Sunday, November 28

For the first time, the remains of early life were discovered in a 2.5 billion-year-old sapphire

Due to the increased amount of carbon-12 in this graphite, the researchers concluded that carbon atoms were once an ancient life form.

While analyzing some of the world’s oldest colored gemstones, researchers from the University of Waterloo in Ontario, Canada, found carbon remains preserved in a sapphire over 2.5 billion years old, a period when Earth was It is only inhabited by early life forms such as cyanobacteria, due to the lack of oxygen in the atmosphere, according to researchers.

graphite early life guide

The team of Chris Yakimchuk, Professor of Earth and Environmental Sciences at the University of Waterloo, has begun studying sapphire geology to better understand the environmental conditions needed for sapphire to form.

During their research in Greenland – which contains the oldest known sapphire deposits in the world – the team found a sample of sapphire that contains graphite, a natural mineral of pure carbon, and the results of its analysis showed that it is of organic origin and dates back to the remains of early life on the planet.

The presence of graphite gives us more clues to determine how sapphires are formed at this site (Shutterstock)

Yakimchuk stated – in Press release It was published on the official website of the University of Waterloo on October 21 that “the graphite found inside the sapphire sample is truly unique, and it is the first time that we see evidence of ancient life in sapphire-bearing rocks.”

“The presence of graphite also gives us more clues to determine how sapphires formed at this site, which is impossible to do directly based on the color and chemical composition of the sapphire,” he added.

Graphite is a key factor

Sapphire is made of a variety of the mineral aluminum oxide, a crystalline form of aluminum oxide, that forms at the Earth’s tectonic boundaries where tectonic subduction and collision provide the intense heat and pressure needed to successfully form sapphire. The colors of sapphires vary according to the rare element chromium, as the redness increases as the percentage of chromium increases in it.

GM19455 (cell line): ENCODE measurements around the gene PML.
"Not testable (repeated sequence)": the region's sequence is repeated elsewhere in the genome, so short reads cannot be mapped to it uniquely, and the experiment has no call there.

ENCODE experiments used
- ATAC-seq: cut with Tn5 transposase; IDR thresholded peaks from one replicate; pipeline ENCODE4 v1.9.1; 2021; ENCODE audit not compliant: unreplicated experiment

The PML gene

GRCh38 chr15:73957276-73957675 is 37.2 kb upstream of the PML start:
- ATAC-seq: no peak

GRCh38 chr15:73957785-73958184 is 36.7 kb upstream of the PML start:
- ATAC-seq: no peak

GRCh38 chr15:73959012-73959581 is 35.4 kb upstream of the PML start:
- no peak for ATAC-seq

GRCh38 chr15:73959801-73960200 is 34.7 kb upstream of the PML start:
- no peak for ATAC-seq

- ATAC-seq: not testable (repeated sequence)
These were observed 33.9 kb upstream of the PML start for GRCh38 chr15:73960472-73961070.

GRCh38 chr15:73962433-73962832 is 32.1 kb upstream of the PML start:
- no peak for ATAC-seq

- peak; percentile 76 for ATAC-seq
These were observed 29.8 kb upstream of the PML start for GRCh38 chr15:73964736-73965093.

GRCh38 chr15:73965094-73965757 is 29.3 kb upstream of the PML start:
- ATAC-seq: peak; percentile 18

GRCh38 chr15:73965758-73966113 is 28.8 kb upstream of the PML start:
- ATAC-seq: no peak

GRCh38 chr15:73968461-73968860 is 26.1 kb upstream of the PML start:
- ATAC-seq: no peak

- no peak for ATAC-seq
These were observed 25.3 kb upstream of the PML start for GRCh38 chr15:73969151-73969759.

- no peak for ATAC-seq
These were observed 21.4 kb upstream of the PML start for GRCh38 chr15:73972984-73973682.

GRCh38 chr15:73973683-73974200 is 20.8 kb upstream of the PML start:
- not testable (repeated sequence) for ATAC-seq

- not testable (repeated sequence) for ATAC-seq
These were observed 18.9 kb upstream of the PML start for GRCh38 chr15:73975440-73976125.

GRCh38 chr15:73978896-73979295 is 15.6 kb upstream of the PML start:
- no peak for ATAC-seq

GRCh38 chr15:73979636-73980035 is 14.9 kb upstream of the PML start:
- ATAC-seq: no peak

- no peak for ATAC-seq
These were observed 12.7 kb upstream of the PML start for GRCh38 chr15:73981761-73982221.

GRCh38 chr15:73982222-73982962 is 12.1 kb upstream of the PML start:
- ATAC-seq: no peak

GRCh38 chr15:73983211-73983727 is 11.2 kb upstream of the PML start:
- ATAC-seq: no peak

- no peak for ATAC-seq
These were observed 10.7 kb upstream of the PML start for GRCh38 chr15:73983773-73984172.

It is known that sapphire does not form in environments that contain a lot of silica. Accordingly, the presence of graphite suggests that a liquid must be present that will help rid the rock of silicon dioxide, creating the surrounding environment for sapphire formation in the first place.

Rocks and Minerals - Corundum Ruby - stock photoGraphite altered the chemistry of the surrounding rock to create the conditions for sapphire to form (Getty Images)

Here, it can be said that the graphite worked to change the chemistry of the surrounding rocks to create favorable conditions for the formation of sapphires in this location. Thus, researchers have proven – via their studies Published in “Ore Geology Reviews” in issue 138 of 2021 – that graphite not only connects sapphire to ancient life, but is also likely to be an essential element in its formation.

Carbon isotopes and ancient life

The team looked for carbon isotopes in graphite, which are forms of the same element with different numbers of neutrons in the nuclei, with different atomic masses.

When analyzing a property called the isotopic composition of carbon atoms, which measures the relative amounts of different carbon atoms, the researchers found that more than 98% of all carbon atoms were carbon-12, in addition to the presence of some carbon-13 and carbon-14 atoms.

Cinnabar. - stock photo Cinnabar, proceeding of Almadén, Spain.Researchers found an increase in the amount of carbon-12 in graphite (Getty Images)

and according a report Published on the Science Alret website on October 22, Yakimchuk explained, “Living matter is mainly composed of lighter carbon atoms because it consumes less energy to be incorporated into cells.”

“Given the increased amount of carbon-12 in this graphite, we concluded that the carbon atoms were once an ancient form of life, and we suspect that they belong to dead microorganisms such as cyanobacteria.”

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